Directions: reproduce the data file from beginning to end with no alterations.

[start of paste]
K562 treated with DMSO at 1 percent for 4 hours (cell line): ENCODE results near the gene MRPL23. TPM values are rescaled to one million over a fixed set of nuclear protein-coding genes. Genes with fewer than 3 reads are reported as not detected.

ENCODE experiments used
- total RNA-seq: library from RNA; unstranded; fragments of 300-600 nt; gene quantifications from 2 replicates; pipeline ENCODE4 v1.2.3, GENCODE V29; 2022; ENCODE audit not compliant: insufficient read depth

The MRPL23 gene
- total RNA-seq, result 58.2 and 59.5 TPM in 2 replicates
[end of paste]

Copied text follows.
K562 treated with DMSO at 1 percent for 4 hours (cell line): ENCODE results near the gene MRPL23. TPM values are rescaled to one million over a fixed set of nuclear protein-coding genes. Genes with fewer than 3 reads are reported as not detected.

ENCODE experiments used
- total RNA-seq: library from RNA; unstranded; fragments of 300-600 nt; gene quantifications from 2 replicates; pipeline ENCODE4 v1.2.3, GENCODE V29; 2022; ENCODE audit not compliant: insufficient read depth

The MRPL23 gene
- total RNA-seq, result 58.2 and 59.5 TPM in 2 replicates